If you thought that the only place to catch decent romantic comedies this summer was on Netflix, you are sorely mistaken. “Yesterday,” the greatest (and most swoon-worthy) romantic comedy of the year is set to open this weekend and, please, go see it on the biggest screen possible and with the best sound system available. Trust me. This movie is magical.
The premise behind “Yesterday” is utterly delicious; it follows struggling songwriter Jack (Himesh Patel) who, following a worldwide blackout, is the only person on earth who remembers The Beatles. It puts him in a sticky situation, as he ascends to stardom based on music that he didn’t actually write and struggles to articulate his feelings to his longtime BFF/manager (Lily James). It’s all hilarious and sweet and charming and wrapped up in such a wonderfully weird concept that it’s virtually impossible not to fall in love with the film.
And the man orchestrating this high concept carnival is Danny Boyle, the Oscar-winning director behind “Slumdog Millionaire,” “Trainspotting,” “28 Days Later” and “Steve Jobs.” His first proper romantic comedy since 1997’s bizarre “A Life Less Ordinary,” he throws all of the stylization and verve that you’d expect from one of the most expressive filmmakers of his generation, elevating “Yesterday” to an aesthetic level completely apart from its contemporaries.
We were lucky enough to chat with Boyle from the movie’s Liverpool junket and we talked about the quandary of Oasis in the film, how hard it was to secure the rights to nearly 20 Beatles songs, and what happened to his James Bond movie.
Moviefone: If the Beatles don’t exist and by extension Oasis doesn’t exist, what song did Jack sing to win Ellie’s heart all those years ago?
Danny Boyle: It’s “Wonderwall.” When they disappear, it’s instantaneous. So they existed in the past in everyone’s lives and that’s what Oasis did. He sang “Wonderwall.” This is why it’s slightly insulting to Oasis but it’s also a compliment to them as well, because it’s a key song in his life. When he wakes up and thinks, Oh I’ve got to find her, he’s the only one that, obviously nobody else would remember it. And if he brought it up, she wouldn’t remember it, because they do exist until the lights went out and the bicycle accident happened. So they do exist in the past but not anymore in anybody’s memory except for his.
It’s a slight insult to Oasis but also a compliment to them as well. And Noel has admitted many times the influence the Beatles were upon him and funnily enough when we were making the film Ed Sheeran said, “Listen, they’re the crucible from which everything comes.” So certainly in terms of British bands and songwriters, we’re all indebted to them, whether we admit it or not. From the man himself.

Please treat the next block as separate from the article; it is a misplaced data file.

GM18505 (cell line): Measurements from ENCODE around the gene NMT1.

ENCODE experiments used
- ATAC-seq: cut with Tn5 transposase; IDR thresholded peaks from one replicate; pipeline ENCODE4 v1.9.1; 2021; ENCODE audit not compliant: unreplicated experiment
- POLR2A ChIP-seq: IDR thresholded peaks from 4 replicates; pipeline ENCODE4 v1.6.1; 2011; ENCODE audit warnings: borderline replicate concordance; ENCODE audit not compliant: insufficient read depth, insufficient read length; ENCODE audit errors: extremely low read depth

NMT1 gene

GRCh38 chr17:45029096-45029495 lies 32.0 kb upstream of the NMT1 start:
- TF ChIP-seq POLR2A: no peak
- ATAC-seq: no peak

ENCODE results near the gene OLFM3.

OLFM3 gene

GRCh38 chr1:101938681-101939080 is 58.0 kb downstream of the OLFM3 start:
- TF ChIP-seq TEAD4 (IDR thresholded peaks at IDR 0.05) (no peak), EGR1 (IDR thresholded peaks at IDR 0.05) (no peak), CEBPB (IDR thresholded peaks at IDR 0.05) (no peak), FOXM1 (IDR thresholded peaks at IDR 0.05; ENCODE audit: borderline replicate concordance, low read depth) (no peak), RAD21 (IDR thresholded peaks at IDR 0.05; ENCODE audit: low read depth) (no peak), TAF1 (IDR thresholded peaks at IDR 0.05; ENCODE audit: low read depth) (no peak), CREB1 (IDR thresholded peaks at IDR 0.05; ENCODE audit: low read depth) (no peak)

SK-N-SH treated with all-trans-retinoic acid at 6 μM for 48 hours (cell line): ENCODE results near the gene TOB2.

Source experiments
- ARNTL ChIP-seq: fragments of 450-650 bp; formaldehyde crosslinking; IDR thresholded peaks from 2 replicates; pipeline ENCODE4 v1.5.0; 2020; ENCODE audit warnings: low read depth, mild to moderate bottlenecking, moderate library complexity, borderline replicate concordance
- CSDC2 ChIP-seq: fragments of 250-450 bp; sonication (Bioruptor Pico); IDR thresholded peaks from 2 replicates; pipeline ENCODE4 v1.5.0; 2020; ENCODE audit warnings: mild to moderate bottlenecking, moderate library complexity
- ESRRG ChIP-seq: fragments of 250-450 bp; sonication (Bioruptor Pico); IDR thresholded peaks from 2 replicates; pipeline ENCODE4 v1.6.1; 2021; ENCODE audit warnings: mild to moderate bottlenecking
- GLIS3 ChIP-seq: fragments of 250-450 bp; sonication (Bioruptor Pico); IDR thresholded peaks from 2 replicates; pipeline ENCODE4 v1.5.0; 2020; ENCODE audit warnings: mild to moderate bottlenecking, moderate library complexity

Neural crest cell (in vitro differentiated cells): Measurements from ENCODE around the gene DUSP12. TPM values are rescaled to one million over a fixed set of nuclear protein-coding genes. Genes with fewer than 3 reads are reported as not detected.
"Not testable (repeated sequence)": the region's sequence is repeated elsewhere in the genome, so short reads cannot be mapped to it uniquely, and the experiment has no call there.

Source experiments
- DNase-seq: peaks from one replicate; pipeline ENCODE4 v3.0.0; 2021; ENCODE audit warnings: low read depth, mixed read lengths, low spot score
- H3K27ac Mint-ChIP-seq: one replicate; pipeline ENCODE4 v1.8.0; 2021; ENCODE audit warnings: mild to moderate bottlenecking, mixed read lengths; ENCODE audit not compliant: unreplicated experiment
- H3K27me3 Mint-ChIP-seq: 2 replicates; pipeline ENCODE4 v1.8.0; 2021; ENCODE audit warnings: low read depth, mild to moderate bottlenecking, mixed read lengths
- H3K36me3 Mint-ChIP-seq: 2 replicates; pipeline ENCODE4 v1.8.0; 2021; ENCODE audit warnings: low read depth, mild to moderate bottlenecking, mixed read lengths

How much of this world did you and Richard Curtis map out? Do you know how much has changed or what is different?
I think it’s a different project if you try and literally map it out. It’s an abyss that you can really go into, if you want, but you’ll spend a lot of time in there try and working it out. But obviously it was part of a double helix. That’s one part of the story and the rest of the story is the love affair between his ever-loyal, persistent best friend and manager and his lack of recognition of that – where his heart should truly respond. So we spent more time on that than working out, because it’d more of a sci-fi working out what was going on, which would be a fascinating experiment but it’d take a lot of time to cover what the world would be like if you did not have them and what would happen.
And we tried to cover that because the Rolling Stones still exist, so you think, Well, it’s not like all popular music has disappeared. There’s movements they led, which is really counter-culture and the ascendance of pop culture and youth in society, the need to listen to young people and their tastes and self-expression and pleasure, rather than duty and job and church and career and all of the things that had been in place before then. This new belief system, which is pop culture, would have still been in safe hands because of the Rolling Stones were even more preeminent in reality. But it’s impossible to work out. It would drive you mad. Because also they did exist until the moment they disappeared, so of course everything would have happened but everybody’s forgotten it. It’s like a nightmare.
Speaking of things that went away, Ana de Armas was cast in this movie and even appeared in one of the trailers but she’s not in the movie. Can you talk about what happened and what role she played?
It’s a great tragedy. So there’s an extended sequence, it’s actually on the James Corden show, and in the movie it’s a nightmare he has where he’s called out by Paul and Ringo. But there was a previous scene, just before that, on the Corden show for real, where he meets this actress played by Ana de Armas. She loves his work. And he writes a song for her on the show because Corden says to him, “You came up with ‘The Long and Winding Road’ in ten minutes, write us a song now.” So he does “Something,” the George Harrison song, and it’s a huge hit and she falls in love with him. It’s a wonderful sequence and it’ll be on the DVD extras. It’s very funny and she’s an amazing actress.